Making cryptos count

Pavithra Jaivant | Updated on March 03, 2021

There is a math game on an online tutoring website. Each time a child completes a unit, which is a short five-minute lesson followed by practice and a quiz, he is rewarded a marble. When he gets enough marbles, he gets to unlock and play a game. For the uninitiated, this sounds a lot like how new Bitcoins would be unlocked. It is easy for one to draw parallels between the world of cryptocurrency and video gaming.

Hardly a day passes without cryptocurrency being in the news, and rightly so. Bitcoin, the leader of the pack, seems to be reaching dizzying heights with news of Tesla investing in it and hedge-fund managers not wanting to miss out on a share of the action.

One must admire the benefits of blockchain technology — the backbone of cryptocurrency — and its applicability to industries far beyond cryptocurrency. But to some sceptics things like the virtual wallet and ‘mining’ process seem like playing with monopoly money.

Language of their own

What’s more, enthusiasts seem to speak a language of their own, with terms like: ‘noob’ — slang, meaning newcomer or someone who is inexperienced; 'FUD' — short for fear, uncertainty and doubt; ‘Whale’ — owner of large amounts of cryptocurrency who is capable of influencing the market; and ‘HODL’, which was basically someone misspelling ‘hold’ which in turn got misread to mean ‘hold on to dear life’ and has stuck ever since.

However, with the value of one Bitcoin, close to $50,000, it certainly is far more significant than marbles on a video game or monopoly money. Add to it the air of mystery surrounding the white paper to which it owes its origin, Bitcoin: A Peer-to-Peer Electronic Cash System, by the anonymous Satoshi Nakamoto. And, most can’t resist trying to understand what it’s all about.

One can’t deny that at this stage, many have more questions than answers. Is it a capital asset or is it a currency? Is one going to buy it and just hang on to it like that old $20 bill that’s lying forgotten in a wallet after a holiday, waiting for the next trip where it can be used? Or, is it an investment that has to be watched on a regular basis? How will it be taxed? Is this how people who believe in land and gold as being the best places to invest feel about staples like mutual funds? What would help?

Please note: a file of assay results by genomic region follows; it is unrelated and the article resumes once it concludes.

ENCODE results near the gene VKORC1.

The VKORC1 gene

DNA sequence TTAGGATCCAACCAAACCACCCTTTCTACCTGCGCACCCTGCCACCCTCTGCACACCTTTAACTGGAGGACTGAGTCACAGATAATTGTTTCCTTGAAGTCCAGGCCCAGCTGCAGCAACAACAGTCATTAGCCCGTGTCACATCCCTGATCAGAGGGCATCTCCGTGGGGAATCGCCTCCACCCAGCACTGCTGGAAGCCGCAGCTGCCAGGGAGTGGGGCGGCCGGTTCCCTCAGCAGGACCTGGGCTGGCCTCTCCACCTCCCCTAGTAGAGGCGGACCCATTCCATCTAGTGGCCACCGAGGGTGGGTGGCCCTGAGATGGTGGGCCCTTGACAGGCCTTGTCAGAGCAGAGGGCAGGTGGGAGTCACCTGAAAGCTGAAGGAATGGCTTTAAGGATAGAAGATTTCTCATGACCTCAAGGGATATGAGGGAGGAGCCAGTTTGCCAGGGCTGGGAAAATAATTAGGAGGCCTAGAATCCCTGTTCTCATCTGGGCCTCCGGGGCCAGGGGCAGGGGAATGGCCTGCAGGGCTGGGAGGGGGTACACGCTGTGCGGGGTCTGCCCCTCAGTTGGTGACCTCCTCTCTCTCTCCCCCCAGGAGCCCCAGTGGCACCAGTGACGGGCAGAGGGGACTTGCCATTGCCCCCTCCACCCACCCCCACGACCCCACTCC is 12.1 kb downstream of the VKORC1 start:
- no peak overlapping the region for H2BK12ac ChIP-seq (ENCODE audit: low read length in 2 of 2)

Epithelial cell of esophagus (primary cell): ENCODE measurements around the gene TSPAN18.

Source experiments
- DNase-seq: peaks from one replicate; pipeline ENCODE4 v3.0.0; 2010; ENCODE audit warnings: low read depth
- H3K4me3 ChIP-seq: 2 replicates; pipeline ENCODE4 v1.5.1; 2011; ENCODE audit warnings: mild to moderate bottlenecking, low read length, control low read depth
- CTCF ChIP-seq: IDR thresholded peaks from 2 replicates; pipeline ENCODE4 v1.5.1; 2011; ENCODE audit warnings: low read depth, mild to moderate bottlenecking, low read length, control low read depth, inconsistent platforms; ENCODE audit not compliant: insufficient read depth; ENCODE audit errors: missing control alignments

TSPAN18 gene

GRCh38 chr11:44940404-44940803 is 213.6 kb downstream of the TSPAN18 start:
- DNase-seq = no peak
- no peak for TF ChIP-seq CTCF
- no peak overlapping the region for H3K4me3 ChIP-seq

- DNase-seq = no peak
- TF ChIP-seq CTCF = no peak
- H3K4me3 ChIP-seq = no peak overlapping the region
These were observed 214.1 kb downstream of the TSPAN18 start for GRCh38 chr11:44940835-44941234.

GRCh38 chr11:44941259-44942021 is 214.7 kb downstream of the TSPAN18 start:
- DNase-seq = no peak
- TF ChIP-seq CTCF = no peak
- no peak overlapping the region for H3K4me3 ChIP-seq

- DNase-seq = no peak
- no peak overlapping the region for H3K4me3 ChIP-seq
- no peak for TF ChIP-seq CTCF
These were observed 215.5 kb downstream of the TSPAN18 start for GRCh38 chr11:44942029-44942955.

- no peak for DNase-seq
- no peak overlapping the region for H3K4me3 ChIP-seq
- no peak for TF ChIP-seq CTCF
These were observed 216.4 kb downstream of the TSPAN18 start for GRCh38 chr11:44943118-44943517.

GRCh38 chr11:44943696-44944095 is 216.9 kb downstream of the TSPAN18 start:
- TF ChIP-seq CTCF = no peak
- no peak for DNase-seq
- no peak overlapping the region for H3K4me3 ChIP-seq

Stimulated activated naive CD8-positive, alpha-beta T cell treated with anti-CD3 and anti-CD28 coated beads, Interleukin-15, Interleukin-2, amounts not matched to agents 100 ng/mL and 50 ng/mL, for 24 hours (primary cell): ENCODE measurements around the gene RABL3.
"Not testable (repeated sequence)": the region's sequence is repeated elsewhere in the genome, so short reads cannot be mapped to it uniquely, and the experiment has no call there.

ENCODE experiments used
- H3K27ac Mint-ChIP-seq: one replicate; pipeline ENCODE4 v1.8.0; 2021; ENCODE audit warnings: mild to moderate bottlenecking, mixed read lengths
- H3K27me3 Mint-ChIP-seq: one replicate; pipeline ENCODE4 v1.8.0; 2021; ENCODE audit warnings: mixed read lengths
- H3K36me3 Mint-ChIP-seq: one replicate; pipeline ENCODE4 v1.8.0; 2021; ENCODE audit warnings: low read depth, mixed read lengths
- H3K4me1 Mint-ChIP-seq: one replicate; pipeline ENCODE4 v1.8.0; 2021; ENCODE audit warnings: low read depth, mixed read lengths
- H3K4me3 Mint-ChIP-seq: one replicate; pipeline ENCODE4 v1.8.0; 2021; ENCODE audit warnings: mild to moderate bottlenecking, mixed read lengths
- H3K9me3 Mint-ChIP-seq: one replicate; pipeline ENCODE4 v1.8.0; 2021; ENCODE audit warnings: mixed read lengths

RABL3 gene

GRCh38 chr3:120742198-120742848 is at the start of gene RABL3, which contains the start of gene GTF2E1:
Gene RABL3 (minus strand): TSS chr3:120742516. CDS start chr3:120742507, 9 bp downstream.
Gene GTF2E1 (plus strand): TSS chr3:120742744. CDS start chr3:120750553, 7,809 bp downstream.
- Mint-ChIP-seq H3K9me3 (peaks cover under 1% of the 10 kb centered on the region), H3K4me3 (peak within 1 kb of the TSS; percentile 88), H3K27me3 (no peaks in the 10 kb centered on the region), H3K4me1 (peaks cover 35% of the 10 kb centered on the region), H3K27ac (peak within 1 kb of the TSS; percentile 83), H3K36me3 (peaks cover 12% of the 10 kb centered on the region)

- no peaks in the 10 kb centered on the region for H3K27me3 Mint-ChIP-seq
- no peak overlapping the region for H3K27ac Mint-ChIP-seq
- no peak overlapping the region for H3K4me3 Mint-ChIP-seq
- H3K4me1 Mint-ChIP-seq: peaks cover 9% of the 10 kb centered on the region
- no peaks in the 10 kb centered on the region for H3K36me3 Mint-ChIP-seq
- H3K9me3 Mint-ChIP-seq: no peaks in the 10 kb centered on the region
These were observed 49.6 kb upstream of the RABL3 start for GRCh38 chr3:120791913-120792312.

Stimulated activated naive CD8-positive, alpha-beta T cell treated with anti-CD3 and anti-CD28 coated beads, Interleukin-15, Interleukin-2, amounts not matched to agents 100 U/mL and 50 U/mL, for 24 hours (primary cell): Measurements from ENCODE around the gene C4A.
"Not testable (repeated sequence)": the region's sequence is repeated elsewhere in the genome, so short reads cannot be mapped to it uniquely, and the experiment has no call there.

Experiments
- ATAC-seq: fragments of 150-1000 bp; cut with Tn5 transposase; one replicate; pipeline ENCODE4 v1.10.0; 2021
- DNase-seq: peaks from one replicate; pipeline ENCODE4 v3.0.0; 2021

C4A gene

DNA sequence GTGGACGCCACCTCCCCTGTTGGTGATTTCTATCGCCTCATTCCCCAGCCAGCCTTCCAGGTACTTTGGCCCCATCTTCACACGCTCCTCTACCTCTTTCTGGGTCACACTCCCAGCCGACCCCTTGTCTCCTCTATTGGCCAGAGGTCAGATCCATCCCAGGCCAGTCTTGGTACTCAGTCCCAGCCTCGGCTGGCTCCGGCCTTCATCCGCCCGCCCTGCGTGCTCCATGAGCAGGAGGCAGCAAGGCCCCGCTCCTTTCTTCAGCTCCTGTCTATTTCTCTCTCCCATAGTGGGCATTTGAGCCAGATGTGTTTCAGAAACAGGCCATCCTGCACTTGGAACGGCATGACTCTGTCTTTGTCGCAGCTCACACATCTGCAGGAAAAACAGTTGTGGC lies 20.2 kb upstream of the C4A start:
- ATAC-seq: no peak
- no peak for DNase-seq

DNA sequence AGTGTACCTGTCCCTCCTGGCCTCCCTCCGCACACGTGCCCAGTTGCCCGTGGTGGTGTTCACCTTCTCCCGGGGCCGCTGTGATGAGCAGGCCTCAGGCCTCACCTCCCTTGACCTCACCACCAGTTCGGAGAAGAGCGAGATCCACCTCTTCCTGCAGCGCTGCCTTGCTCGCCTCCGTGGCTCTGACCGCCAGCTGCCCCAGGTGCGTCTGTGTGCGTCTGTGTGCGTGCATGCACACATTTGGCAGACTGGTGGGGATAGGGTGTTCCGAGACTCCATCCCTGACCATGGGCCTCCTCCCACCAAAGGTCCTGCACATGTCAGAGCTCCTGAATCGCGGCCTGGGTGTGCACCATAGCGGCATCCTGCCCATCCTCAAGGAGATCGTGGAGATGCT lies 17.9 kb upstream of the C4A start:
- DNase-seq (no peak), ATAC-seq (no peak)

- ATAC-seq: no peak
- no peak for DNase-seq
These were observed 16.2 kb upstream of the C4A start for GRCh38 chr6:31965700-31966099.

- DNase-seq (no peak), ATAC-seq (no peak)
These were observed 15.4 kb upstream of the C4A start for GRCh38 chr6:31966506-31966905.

Enough has been said about this and everyone knows that it’s in the works. But once this happens, if people who haven’t yet wet their feet were to consider buying/investing, they would definitely feel a little better knowing that there is some regulation, supervision and recourse if things do go wrong as they have in so many cases. Further, if the current popularity trend of crypto were to continue, it can’t be very far in the future that the cryptocurrency market will greatly impact the rest of the financial markets.

One could argue that scams and illegal transactions have existed even in highly regulated spaces and this is true. However, the fact that the victims have some scope for redress could be a deterrent for the scamsters as well as provide a security blanket for buyers/investors. At present, one doesn’t even know with certainty if one is on the wrong side of the law when investing in cryptocurrency and that needs to change.

Investor education is crucial. More education on the fundamentals of cryptocurrency and how they derive their value rather than just focussing on their potential to provide better than average returns is needed. It would be interesting to see debates between enthusiasts and sceptics. A clear understanding of the risks one faces while investing in cryptocurrency would enable one to make a better decision of how much they can afford to invest and what they stand to lose.

Love it or hate it, crypto certainly can’t be ignored.

The writer is a chartered accountant, management graduate and a former analyst

Published on March 03, 2021

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